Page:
Cross the broken concrete threshold into the phone-booth-sized foyer, and the gestalt isn't much more encouraging: Hand-lettered entertainment schedules are slapped against walls painted an acid-flashback shade of blue, and the aroma of burgers and fresh marinara wanes beneath the remnants of stale cigarette smoke.
But stick it out just a few steps further, until you're in the warm, welcoming room that is the heart of Luna Grille, and suddenly the previously forbidding structure seems as inviting -- albeit in a funky, college-town sort of way -- as a high mountain meadow in the moonlight.
In fact, so full of panache and personality is the 75-seat grill that it's hard to believe that chef-owner Ronni Marcinkowey launched the spot only four years ago. (Prior to that, the vintage building was home to a series of beer joints.) But, befitting the grill's celestial name, Marcinkowey and her staff have used the intervening years to dabble in sheer lunacy: Crescent moons peek out from behind gauzy swags and beaded window curtains, pearly orbs shine forth from artwork on the deep-yellow walls, and bouquets of long-stemmed daisies wave from man-in-the-moon vases that have been grouped along the tops of room-dividing half-walls.
There's a classic wooden bar, a semi-open kitchen, and -- music being another one of Marcinkowey's preoccupations -- a bi-level dining area that ends in an informal performance area for the bands that play there nightly. If that's not enough of a sign that Luna Grille marches to the beat of a different drummer, just tune into the groovy mix of blues, jazz, and soul that emanates from the overstuffed jukebox, or observe the half-dozen speakers, each the size of a small refrigerator, suspended from the black-painted ceiling.
Whimsical decor aside, though, the remainder of the grille's amenities are reassuringly functional. Tidy-looking tables are topped in faux-sandstone Formica; dishware is a tasteful mélange of sturdy white china and colorful Fiestaware. While the napkins are paper, they are big ones, and the mellow servers make sure to bring a lot. Together, it creates a comfortable backdrop to Marcinkowey's inventive lunch and dinner menus, often built around conventional ingredients combined in unexpected fashion.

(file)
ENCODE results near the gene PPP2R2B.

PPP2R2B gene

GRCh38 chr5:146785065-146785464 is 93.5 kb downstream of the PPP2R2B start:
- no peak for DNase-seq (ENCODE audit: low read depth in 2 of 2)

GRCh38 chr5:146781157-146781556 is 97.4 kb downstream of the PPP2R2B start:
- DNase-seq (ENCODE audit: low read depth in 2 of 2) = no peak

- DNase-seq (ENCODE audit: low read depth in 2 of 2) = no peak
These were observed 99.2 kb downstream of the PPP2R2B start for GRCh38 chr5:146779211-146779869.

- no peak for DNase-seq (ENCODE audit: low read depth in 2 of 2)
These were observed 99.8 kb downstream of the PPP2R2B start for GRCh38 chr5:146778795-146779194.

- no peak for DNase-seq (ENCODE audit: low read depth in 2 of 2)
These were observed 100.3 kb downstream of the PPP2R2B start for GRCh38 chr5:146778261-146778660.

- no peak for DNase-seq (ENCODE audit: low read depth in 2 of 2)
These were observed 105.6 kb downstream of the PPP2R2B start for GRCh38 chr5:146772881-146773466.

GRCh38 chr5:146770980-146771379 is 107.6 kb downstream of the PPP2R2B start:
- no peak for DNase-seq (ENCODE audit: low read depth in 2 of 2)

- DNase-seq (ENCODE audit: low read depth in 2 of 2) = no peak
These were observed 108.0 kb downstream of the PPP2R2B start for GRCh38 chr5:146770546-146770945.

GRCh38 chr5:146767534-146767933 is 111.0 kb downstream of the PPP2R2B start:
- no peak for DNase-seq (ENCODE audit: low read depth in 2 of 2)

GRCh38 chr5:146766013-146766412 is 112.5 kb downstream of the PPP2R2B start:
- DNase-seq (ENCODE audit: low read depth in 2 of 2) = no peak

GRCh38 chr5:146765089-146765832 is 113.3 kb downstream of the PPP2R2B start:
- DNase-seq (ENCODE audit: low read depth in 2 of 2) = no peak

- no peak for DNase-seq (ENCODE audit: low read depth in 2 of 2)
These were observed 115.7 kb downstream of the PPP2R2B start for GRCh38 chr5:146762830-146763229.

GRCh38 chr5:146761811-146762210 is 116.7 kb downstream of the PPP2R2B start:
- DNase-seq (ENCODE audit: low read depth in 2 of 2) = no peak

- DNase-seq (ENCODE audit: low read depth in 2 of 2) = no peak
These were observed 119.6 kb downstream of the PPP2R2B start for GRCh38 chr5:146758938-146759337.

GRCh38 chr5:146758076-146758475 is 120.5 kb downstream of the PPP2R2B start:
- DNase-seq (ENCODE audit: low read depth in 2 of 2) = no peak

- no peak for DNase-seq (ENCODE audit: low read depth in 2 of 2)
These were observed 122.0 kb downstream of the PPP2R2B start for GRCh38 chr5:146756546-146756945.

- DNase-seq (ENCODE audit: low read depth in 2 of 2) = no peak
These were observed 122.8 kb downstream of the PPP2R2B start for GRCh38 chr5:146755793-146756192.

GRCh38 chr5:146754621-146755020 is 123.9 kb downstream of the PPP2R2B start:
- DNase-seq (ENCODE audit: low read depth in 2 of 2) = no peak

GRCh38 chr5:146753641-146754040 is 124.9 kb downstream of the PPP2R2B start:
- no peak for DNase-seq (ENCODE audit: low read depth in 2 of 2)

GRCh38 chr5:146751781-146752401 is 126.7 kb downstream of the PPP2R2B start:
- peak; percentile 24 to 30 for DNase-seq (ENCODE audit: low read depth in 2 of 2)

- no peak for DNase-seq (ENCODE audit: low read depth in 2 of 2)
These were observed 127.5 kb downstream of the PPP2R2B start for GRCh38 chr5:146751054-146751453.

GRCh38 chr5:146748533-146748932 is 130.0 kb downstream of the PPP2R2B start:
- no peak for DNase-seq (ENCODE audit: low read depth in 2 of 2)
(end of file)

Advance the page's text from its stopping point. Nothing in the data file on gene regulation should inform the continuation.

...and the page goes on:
Although she lacks a formal culinary education, Marcinkowey has resources almost equally important: an adventurous palate, a fertile imagination, and an obvious passion for food. From the crisp, sweet romaine in the giant salads (even the à la carte "small house salad" comes in a bowl nearly big as a washtub) to one night's hand-cut filet mignon, her ingredients are first-rate. Dressings like the delicately earthy basil vinaigrette and such sauces as the sleek, savory marinara are made by hand. And, if a recipe calls for butter and cream, then butter and cream -- no substitutes! -- are what the chef employs. (In light of this righteous fussiness, though, we were surprised to find that smoking, that destroyer of sensual subtlety and nuance, is permitted throughout the premises. Even with the grille's filters in operation, the air was not entirely clear.)
Pasta dishes of all descriptions, ranging from simple spaghetti marinara to linguine with fresh clam sauce, are a menu mainstay at both lunch and dinner, as is an assortment of plump, substantial burgers and sandwiches. The signature Bella Luna sandwich -- a two-fisted, dribble-down-the-chin stack-up of char-grilled portobello mushroom cap, sautéed red and yellow bell peppers and perky green Cubanelles, crumbled Gorgonzola, and garlicky pesto mayonnaise -- was enough to send a vegetarian companion into orbit. And the homey but luscious Deli Luna -- thick layers of pepperoni, capocollo, provolone, and sautéed peppers, served hot on dense slices of grilled Italian bread -- packed a flavorful punch that was simply otherworldly.